There are prolific musicians and then there are guys like Robert Pollard, Phil Elverum, and Ty Segall. The last of which is a 26-year-old musician hailing from San Francisco, California who dabbles in a variety of rock sub-genres. For the most part, they’re tinged with that garage sound, meaning they’re typically gritty and grimy. That’s probably why he chooses to release so many of them on cassette; the lo-fi hiss only adds to the aesthetic and makes it feel that much more authentic.
Segall has so many albums, EPs, singles, and split projects that you could listen to him and only him for a week straight without getting bored. OK, that’s a bit of hyperbole, but this guy puts in work like few others could even aspire to. For example, he has eight solo albums to his name since 2008 and he released two of them this year alone. Additionally, you can find him collaborating with like-minded acts White Fence and Mikal Cronin. Segall’s latest venture, though, is playing drums and singing as part of relatively new outfit Fuzz.
The distortion-loving three-piece also features adrenaline junkies Charlie Moothart on guitar and Roland Cosio on bass. Together with Segall, they create punk-meets-stoner-rock up there with some of the best of the past year. Their self-titled debut strikes a balance between Segall’s tried-and-true garage rock ways and his fondness for heavy riffs.
It’s blistering but not without moments of smoky meditation, and it makes for a killer soundtrack to whatever you’re up to. That includes driving to (or from) work, playing some games online at a site like BetFair Casino, or getting ready to jam on your own guitar or drumkit with your friends. That type of versatility doesn’t just equate to good song writing. The kicker here is the replay value, especially when you consider the album doesn’t even hit the 40-minute mark.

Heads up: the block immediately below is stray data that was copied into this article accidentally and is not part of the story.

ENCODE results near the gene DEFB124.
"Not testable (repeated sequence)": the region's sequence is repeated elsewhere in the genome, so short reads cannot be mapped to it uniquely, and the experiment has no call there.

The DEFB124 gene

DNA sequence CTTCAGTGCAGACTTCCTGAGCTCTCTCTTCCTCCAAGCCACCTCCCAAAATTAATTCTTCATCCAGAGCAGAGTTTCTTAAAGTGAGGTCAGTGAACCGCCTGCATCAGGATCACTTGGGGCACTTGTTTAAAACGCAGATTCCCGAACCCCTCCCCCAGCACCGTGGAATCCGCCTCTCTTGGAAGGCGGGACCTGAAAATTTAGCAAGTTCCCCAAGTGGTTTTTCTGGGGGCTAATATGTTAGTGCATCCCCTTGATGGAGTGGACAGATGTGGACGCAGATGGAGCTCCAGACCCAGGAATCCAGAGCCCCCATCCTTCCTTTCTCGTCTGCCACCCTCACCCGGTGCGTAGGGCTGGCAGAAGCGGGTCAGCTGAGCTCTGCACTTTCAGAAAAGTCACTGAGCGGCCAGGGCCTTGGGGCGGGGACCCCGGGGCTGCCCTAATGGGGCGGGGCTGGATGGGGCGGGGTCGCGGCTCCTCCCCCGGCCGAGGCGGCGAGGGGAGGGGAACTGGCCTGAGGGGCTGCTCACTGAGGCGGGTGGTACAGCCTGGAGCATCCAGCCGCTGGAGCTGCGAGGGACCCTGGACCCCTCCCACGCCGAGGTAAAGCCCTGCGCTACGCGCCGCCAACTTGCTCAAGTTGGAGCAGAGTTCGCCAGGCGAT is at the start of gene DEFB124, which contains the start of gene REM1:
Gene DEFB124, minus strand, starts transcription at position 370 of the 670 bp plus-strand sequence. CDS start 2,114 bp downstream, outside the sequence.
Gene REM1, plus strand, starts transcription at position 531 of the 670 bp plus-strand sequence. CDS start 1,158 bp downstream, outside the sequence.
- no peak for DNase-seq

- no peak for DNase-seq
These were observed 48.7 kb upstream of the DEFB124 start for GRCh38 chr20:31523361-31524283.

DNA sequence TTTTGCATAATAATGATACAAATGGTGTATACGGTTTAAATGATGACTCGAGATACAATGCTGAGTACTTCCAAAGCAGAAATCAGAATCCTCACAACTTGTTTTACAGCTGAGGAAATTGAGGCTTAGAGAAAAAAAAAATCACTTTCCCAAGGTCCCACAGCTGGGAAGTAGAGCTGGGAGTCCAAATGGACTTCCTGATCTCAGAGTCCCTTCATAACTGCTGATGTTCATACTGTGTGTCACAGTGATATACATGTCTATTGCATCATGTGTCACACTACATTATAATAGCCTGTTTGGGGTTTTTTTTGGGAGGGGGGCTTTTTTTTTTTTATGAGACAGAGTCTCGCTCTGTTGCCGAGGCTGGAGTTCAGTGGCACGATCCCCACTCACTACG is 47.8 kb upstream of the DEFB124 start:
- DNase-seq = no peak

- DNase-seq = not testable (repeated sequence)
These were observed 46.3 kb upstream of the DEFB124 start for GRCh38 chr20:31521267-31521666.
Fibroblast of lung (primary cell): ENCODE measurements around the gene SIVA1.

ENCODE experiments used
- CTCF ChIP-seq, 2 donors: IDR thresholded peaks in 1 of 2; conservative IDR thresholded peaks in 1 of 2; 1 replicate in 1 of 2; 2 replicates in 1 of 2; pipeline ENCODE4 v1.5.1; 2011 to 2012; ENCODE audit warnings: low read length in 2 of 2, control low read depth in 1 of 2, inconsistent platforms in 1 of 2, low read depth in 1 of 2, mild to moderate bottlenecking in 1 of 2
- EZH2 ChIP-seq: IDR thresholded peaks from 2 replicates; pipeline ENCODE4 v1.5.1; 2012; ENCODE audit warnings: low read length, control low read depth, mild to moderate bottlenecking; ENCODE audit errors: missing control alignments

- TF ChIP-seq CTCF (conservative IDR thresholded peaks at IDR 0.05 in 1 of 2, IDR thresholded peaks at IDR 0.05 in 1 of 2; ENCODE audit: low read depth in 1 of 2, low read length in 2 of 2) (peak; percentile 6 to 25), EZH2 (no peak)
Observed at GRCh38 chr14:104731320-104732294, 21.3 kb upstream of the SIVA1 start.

An instant standout is “Loose Sutures”, which hits just like you’d think with that a title like that. It’s a loosely structured jam filled with solos from each member of the band—yes, the bass solo still lives. There’s also plenty of snarling chugs to keep it moving right along before Moothart’s guitar bursts through and finishes off the track. Also invigorating is the slower-paced “What’s In My Head?” that also features Moothart stealing the show with some help from Cosio’s molasses-thick bass. The tonal juxtaposition really just needs to be heard. “What’s In My Head” is also one of the harsher, more monolithic cuts on Fuzz and serves as a great starting point for stoner-rock newcomers with a fondness for all things hip and new.
Elsewhere, “One” pummels with the driving force of rock and metal’s ballsiest forebearers: think Led Zeppelin’s most punishing tune without Robert Plant’s vocals, or any vocals at all for that matter. The six-minute instrumental serves as the closer to what is a brisk, sometimes brutal listen that will likely leave you craving more music from Segall. If that’s the case, then don’t worry, because there’s plenty to go around. Just don’t expect them to all sound exactly like this, because he likes to jump from one style to the next. That being said, here’s hoping he keeps Fuzz intact for at least another album or two.
01. Earthen Gates
02. Sleigh Ride
03. What’s in My Head
05. Loose Sutures
Run Time: 36:17
Release Date: October 1, 2013
Check out the song “Loose Sutures”